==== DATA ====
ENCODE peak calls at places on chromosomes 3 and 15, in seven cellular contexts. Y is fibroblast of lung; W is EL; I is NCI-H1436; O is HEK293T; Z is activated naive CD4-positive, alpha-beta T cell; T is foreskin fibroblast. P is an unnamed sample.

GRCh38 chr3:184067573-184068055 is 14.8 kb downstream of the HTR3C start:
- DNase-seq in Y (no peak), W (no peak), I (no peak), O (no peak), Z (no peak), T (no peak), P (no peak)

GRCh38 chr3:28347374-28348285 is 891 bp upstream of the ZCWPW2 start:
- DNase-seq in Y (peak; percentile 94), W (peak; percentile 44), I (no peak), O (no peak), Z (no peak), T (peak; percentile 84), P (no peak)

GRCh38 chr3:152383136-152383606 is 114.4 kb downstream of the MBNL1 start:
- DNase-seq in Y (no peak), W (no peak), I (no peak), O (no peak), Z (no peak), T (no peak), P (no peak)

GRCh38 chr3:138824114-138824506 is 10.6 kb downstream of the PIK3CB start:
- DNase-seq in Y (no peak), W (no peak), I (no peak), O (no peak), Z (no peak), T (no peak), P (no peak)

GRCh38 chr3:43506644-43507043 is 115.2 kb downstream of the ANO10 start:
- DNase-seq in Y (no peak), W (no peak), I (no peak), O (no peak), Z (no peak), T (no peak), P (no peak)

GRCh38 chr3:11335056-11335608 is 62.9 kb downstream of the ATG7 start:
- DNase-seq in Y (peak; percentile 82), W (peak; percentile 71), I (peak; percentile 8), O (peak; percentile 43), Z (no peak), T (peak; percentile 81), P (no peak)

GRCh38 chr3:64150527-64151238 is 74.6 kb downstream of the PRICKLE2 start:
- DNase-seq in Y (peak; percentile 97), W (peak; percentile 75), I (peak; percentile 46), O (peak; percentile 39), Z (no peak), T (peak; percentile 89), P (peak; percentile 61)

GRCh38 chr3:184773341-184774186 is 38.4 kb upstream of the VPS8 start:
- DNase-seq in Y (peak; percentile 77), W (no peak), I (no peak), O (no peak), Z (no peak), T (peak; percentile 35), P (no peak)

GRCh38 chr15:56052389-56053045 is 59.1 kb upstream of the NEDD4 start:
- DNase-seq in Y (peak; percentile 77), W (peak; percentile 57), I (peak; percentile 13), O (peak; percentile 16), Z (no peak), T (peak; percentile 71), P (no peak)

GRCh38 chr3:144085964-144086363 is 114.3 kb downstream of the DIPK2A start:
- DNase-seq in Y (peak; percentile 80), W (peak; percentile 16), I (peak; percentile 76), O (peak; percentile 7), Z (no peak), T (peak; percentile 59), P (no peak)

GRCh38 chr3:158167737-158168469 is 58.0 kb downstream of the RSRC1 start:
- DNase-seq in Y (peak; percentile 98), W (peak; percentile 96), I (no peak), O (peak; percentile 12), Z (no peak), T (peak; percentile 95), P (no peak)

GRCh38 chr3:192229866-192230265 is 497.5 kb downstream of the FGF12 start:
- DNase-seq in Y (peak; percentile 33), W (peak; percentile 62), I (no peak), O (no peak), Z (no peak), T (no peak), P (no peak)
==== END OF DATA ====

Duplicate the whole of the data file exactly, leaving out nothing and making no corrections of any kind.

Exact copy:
ENCODE peak calls at places on chromosomes 3 and 15, in seven cellular contexts. Y is fibroblast of lung; W is EL; I is NCI-H1436; O is HEK293T; Z is activated naive CD4-positive, alpha-beta T cell; T is foreskin fibroblast. P is an unnamed sample.

GRCh38 chr3:184067573-184068055 is 14.8 kb downstream of the HTR3C start:
- DNase-seq in Y (no peak), W (no peak), I (no peak), O (no peak), Z (no peak), T (no peak), P (no peak)

GRCh38 chr3:28347374-28348285 is 891 bp upstream of the ZCWPW2 start:
- DNase-seq in Y (peak; percentile 94), W (peak; percentile 44), I (no peak), O (no peak), Z (no peak), T (peak; percentile 84), P (no peak)

GRCh38 chr3:152383136-152383606 is 114.4 kb downstream of the MBNL1 start:
- DNase-seq in Y (no peak), W (no peak), I (no peak), O (no peak), Z (no peak), T (no peak), P (no peak)

GRCh38 chr3:138824114-138824506 is 10.6 kb downstream of the PIK3CB start:
- DNase-seq in Y (no peak), W (no peak), I (no peak), O (no peak), Z (no peak), T (no peak), P (no peak)

GRCh38 chr3:43506644-43507043 is 115.2 kb downstream of the ANO10 start:
- DNase-seq in Y (no peak), W (no peak), I (no peak), O (no peak), Z (no peak), T (no peak), P (no peak)

GRCh38 chr3:11335056-11335608 is 62.9 kb downstream of the ATG7 start:
- DNase-seq in Y (peak; percentile 82), W (peak; percentile 71), I (peak; percentile 8), O (peak; percentile 43), Z (no peak), T (peak; percentile 81), P (no peak)

GRCh38 chr3:64150527-64151238 is 74.6 kb downstream of the PRICKLE2 start:
- DNase-seq in Y (peak; percentile 97), W (peak; percentile 75), I (peak; percentile 46), O (peak; percentile 39), Z (no peak), T (peak; percentile 89), P (peak; percentile 61)

GRCh38 chr3:184773341-184774186 is 38.4 kb upstream of the VPS8 start:
- DNase-seq in Y (peak; percentile 77), W (no peak), I (no peak), O (no peak), Z (no peak), T (peak; percentile 35), P (no peak)

GRCh38 chr15:56052389-56053045 is 59.1 kb upstream of the NEDD4 start:
- DNase-seq in Y (peak; percentile 77), W (peak; percentile 57), I (peak; percentile 13), O (peak; percentile 16), Z (no peak), T (peak; percentile 71), P (no peak)

GRCh38 chr3:144085964-144086363 is 114.3 kb downstream of the DIPK2A start:
- DNase-seq in Y (peak; percentile 80), W (peak; percentile 16), I (peak; percentile 76), O (peak; percentile 7), Z (no peak), T (peak; percentile 59), P (no peak)

GRCh38 chr3:158167737-158168469 is 58.0 kb downstream of the RSRC1 start:
- DNase-seq in Y (peak; percentile 98), W (peak; percentile 96), I (no peak), O (peak; percentile 12), Z (no peak), T (peak; percentile 95), P (no peak)

GRCh38 chr3:192229866-192230265 is 497.5 kb downstream of the FGF12 start:
- DNase-seq in Y (peak; percentile 33), W (peak; percentile 62), I (no peak), O (no peak), Z (no peak), T (no peak), P (no peak)